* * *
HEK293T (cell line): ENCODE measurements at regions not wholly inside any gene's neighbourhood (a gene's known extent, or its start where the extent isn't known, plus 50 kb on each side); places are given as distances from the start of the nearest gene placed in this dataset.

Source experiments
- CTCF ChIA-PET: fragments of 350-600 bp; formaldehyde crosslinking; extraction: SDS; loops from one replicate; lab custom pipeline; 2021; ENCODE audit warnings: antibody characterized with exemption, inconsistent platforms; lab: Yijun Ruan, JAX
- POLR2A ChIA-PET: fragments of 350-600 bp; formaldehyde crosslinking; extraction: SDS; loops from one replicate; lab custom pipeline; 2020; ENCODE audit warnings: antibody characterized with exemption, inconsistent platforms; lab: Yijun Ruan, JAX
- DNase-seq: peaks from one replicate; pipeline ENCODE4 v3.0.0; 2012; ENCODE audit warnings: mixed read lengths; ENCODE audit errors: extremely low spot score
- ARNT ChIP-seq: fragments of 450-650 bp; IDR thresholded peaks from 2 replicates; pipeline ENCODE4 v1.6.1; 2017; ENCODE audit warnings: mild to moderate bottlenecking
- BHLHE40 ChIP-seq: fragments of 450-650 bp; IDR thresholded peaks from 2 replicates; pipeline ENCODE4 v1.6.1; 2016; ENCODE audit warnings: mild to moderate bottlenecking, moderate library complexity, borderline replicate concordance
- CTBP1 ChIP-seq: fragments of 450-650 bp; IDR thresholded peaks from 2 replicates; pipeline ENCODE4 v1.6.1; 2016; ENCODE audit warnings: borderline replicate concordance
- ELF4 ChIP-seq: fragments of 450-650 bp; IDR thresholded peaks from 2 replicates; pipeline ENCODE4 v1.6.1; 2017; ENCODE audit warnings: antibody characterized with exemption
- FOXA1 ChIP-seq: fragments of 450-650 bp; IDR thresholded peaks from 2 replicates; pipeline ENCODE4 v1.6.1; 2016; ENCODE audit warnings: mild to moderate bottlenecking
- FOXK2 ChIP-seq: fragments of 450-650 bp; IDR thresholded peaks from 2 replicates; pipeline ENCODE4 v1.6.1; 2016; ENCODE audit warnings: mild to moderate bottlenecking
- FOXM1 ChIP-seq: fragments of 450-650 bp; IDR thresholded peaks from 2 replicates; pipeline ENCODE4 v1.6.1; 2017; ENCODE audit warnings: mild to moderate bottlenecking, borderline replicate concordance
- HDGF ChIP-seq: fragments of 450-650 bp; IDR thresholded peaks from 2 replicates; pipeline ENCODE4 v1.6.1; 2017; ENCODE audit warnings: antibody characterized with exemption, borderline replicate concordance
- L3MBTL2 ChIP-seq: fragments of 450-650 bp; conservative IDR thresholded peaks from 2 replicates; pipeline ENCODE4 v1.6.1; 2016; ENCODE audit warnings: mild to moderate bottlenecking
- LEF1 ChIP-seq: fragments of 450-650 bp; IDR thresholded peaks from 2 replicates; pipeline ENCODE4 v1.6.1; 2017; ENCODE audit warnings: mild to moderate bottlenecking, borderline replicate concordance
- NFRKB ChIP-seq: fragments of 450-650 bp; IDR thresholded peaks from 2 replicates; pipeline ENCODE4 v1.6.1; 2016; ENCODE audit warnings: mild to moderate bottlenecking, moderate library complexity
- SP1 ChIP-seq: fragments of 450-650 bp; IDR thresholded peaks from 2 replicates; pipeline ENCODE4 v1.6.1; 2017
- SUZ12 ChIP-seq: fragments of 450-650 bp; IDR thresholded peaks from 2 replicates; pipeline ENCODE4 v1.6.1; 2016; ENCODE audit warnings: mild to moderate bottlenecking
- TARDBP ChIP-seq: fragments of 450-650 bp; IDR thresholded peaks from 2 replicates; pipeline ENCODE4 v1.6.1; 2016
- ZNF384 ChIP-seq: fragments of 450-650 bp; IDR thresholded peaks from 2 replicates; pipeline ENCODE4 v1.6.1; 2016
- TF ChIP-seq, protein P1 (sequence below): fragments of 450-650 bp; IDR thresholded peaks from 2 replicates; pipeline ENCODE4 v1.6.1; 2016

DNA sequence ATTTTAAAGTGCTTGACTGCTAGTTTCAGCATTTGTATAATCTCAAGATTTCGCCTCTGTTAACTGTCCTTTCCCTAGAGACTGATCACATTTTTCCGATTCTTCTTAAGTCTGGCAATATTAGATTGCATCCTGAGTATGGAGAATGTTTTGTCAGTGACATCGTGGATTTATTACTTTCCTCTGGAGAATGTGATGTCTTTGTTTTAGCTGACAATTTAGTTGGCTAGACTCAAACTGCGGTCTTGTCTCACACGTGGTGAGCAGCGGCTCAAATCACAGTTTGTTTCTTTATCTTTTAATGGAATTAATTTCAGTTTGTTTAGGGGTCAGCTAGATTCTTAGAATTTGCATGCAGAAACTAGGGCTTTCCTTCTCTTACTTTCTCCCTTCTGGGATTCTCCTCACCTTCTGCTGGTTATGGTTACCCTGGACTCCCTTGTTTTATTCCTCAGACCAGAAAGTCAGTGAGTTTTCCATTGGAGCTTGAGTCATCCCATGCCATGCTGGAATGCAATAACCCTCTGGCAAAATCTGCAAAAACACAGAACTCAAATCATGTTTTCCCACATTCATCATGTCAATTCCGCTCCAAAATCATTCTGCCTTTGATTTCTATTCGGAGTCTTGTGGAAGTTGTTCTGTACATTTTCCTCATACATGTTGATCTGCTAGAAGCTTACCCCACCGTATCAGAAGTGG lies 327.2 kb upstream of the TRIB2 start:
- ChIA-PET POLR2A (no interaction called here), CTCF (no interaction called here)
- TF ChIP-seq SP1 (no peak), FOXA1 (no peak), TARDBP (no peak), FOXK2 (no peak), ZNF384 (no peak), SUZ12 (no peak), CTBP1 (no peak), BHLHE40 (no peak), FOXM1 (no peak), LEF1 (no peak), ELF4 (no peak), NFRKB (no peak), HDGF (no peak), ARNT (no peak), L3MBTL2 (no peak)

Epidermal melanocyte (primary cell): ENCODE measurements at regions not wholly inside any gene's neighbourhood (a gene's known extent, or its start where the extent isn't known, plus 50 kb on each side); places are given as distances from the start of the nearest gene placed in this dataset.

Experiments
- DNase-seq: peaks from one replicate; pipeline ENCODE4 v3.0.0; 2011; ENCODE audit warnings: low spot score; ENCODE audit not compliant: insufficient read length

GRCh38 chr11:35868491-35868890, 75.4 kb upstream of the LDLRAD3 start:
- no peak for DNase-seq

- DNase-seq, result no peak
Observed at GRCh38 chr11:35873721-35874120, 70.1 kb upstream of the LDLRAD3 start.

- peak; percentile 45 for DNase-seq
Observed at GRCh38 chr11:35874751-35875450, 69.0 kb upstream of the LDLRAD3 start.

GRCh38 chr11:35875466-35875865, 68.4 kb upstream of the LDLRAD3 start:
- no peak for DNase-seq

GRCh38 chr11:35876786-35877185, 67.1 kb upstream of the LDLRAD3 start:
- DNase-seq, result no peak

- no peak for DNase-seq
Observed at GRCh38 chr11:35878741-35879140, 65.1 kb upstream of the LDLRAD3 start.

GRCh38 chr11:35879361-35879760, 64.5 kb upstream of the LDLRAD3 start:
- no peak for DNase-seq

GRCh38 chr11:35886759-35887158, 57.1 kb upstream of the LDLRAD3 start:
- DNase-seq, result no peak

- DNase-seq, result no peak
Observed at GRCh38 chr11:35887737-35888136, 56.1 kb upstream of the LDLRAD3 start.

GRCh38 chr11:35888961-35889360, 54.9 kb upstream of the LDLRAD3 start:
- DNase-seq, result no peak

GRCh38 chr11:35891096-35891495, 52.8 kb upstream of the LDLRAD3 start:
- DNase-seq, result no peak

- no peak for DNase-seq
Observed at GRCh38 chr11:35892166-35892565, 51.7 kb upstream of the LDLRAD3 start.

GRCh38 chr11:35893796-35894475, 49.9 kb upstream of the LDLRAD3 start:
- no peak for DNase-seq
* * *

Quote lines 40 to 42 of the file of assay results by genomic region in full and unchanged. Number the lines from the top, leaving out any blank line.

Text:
GRCh38 chr11:35879361-35879760, 64.5 kb upstream of the LDLRAD3 start:
- no peak for DNase-seq

GRCh38 chr11:35886759-35887158, 57.1 kb upstream of the LDLRAD3 start: